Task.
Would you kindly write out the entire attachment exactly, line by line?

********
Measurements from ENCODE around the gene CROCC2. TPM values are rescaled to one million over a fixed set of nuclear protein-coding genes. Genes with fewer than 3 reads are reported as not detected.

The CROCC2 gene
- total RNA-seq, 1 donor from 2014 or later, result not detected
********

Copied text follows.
Measurements from ENCODE around the gene CROCC2. TPM values are rescaled to one million over a fixed set of nuclear protein-coding genes. Genes with fewer than 3 reads are reported as not detected.

The CROCC2 gene
- total RNA-seq, 1 donor from 2014 or later, result not detected